S.B. Sinha, C.J.
Whether the Income Tax Appellate Tribunal (hereinafter referred to as the ‘ITAT) is empowered to recall its order passed on merit in purported exercise of its jurisdiction under section 254(2) of the Income Tax Act is the question involved in this writ petition ?
2. Two appeals came up for consideration before the Tribunal at the instance of the petitioner herein in relation to two orders of assessment for assessment years 1973-74 and 1974-75, which were allowed.
The petitioner as also the department filed two miscellaneous applications. Before the learned Tribunal the parties purported to have brought to its notice the alleged mistake committed by them. It was held :
“After hearing the parties we consider that there appears to be some misunderstanding of the factual position arising in the two cases, namely, of Shri Kohli, the other co-debtor, and Shri Sahni, the assessed before us. This seems to be a case of mistake of both of facts and law and this is a case in which the ratio of the decision of the Punjab High Court in the case of Mangat Ram Kuthiala in (1960) 38 ITR 1 (P&H) would directly apply. Both the sides have referred to mistakes as mistakes apparent from the record. In the interest of justice we consider that it would be fair and reasonable to recall our order, dated 28-7-1978, and refix the appeals for further hearing of both sides for ascertaining true and correct facts. We order accordingly. The order dated 28-7-1978, stands recalled. The appeals shall be posted for further hearing at an early date.”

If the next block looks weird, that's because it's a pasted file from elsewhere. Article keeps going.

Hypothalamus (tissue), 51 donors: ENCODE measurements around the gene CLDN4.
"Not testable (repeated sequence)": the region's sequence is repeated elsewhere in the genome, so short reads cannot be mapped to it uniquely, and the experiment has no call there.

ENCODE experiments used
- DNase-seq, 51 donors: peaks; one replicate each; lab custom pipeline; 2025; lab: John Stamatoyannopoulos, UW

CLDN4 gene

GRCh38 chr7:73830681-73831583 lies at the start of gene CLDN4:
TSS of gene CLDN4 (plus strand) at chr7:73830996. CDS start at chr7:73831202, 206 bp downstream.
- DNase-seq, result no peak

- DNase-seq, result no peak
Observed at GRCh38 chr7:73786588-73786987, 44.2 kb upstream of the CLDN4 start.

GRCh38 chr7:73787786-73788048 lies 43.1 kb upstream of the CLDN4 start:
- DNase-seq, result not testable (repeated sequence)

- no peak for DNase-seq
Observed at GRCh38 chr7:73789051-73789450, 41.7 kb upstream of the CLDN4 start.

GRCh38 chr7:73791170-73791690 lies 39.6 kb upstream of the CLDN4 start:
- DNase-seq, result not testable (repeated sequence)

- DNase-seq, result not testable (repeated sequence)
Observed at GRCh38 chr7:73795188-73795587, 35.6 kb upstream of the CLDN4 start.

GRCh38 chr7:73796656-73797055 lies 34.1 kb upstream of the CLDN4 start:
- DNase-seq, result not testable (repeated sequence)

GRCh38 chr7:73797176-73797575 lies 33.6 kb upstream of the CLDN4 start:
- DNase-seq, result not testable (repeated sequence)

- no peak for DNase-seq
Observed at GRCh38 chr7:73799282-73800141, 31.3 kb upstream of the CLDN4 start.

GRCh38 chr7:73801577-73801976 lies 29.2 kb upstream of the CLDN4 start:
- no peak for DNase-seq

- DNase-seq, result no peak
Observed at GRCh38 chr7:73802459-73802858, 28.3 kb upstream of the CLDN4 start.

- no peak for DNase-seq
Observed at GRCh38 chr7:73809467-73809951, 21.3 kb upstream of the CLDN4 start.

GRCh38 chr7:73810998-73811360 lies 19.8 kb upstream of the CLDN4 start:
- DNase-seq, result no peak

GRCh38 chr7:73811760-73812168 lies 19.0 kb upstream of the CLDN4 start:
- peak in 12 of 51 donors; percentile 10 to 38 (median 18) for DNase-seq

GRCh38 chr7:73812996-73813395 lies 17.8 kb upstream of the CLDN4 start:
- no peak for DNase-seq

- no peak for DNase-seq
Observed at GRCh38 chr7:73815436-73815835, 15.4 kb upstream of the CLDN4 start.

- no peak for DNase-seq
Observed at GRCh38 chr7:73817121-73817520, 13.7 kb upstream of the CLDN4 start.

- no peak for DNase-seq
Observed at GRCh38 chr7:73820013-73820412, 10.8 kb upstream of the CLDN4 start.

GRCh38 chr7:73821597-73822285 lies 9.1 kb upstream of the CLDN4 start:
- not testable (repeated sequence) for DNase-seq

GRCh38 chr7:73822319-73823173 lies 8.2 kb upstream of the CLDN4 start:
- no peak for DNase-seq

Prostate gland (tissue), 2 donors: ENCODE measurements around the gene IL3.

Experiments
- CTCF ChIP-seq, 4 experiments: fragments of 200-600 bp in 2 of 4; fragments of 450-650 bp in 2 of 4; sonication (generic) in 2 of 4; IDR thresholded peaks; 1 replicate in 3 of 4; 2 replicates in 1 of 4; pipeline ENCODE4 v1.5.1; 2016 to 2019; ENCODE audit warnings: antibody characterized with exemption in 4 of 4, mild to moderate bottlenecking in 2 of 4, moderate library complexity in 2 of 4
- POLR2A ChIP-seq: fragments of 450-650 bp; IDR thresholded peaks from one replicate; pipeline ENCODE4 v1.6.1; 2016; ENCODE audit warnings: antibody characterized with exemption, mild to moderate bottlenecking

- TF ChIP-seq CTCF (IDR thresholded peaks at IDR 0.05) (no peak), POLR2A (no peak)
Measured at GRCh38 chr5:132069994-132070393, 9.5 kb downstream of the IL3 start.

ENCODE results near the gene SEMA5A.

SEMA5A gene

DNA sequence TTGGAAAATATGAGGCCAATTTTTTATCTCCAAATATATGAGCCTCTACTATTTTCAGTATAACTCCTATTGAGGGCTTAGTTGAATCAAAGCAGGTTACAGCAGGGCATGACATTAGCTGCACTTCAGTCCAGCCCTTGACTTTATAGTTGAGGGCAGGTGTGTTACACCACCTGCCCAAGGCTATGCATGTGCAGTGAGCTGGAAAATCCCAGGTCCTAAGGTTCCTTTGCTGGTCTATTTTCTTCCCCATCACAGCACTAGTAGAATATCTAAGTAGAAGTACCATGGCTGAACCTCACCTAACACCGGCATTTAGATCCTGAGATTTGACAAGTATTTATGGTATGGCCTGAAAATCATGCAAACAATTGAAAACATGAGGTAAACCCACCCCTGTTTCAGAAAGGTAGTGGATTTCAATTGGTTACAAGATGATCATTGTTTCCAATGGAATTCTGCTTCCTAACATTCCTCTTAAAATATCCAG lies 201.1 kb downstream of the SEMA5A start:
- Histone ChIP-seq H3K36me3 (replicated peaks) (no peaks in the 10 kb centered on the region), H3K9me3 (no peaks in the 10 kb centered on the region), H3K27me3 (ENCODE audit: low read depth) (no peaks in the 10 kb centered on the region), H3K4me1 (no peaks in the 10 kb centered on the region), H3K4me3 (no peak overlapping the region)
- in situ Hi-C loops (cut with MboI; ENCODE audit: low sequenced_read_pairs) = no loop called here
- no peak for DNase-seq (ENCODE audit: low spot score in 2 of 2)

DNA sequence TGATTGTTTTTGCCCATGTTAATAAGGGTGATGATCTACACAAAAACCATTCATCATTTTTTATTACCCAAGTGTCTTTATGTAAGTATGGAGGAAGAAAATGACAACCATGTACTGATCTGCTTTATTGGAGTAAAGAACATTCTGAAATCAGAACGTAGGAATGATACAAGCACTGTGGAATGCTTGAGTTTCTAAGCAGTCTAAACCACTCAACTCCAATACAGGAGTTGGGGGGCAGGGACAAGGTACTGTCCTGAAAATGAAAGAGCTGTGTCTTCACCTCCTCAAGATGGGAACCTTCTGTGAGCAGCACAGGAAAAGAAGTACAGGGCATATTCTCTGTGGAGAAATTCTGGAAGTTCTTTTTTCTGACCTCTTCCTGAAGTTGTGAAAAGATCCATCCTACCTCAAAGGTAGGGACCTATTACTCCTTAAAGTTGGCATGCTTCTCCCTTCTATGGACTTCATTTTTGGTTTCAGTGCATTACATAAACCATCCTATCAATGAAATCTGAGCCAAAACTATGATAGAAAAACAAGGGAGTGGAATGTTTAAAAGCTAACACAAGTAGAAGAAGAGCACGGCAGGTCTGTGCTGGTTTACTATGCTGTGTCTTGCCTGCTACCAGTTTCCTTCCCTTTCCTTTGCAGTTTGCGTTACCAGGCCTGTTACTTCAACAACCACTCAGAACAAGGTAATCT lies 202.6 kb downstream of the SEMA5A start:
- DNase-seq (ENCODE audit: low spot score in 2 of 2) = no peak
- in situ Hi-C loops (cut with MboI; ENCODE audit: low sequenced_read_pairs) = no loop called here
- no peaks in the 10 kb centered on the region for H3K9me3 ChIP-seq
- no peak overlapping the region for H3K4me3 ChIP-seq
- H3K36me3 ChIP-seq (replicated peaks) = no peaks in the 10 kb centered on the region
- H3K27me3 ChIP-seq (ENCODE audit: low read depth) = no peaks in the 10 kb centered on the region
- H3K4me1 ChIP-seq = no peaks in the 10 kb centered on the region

3. Mr. Anoop Sharma, learned counsel appearing on behalf of the petitioner, would contend that the Tribunal has no power of review and while exercising its jurisdiction under section 254 of the Income Tax Act it could not have recalled the order which was passed on merit. In support of the said contention, reliance has been placed on Ms. Deeksha Suri & Ors. v. ITAT & Ors. (1998) 232 ITR 395 (Del), CIT v. Ideal Engineers (2001) 251 ITR 743 (AP), CIT v. K.L. Bhatia (1990) 182 ITR 361 (Del) and Amrit Narain v. CIT (1991) 190 ITR 644 (Del).
4. Mr. R.D. Jolly, learned counsel appearing on behalf of the revenue, would submit that this writ petition at the instance of the petitioner is not maintainable. He has also filed an application for rectification of the purported mistake committed by the Tribunal in passing the said order dated 29-6-1979. The learned counsel would contend that although the jurisdiction of the Tribunal under section 254 is limited, it cannot be said that it has no power to recall its order in any circumstances whatsoever. Strong reliance in this connection has been placed on the Division Bench decision of the Rajasthan High Court in CIT v. Ramesh Chand Modi (2000) 163 CTR (Raj) 424.
5. Section 254(2) of the Income Tax Act reads thus :
“(2) The Tribunal may, at any time within four years from the date of the order, with a view to rectifying any mistake apparent from the record, amend any order passed by it under sub-section (1), and shall make such amendment if the mistake is brought to the notice by the assessed or the assessing officer.”
The power of the Tribunal to amend an order passed by it under sub-section (1) of section 254 is limited. Such power of amendment is confined to rectification of mistake apparent from the record. The power of review, as is well known, must be conferred expressly or by necessary implication upon the statutory or quasi judicial authorities. The Tribunal has no inherent power of review. It is thus axiomatic that while exercising jurisdiction to amend its order on the ground of rectification is mistake it cannot recall order passed on merit.
We must, however, at this juncture notice that whereas the Tribunal in absence any express statutory provision may not have a substantial power of review but it has procedural power of review.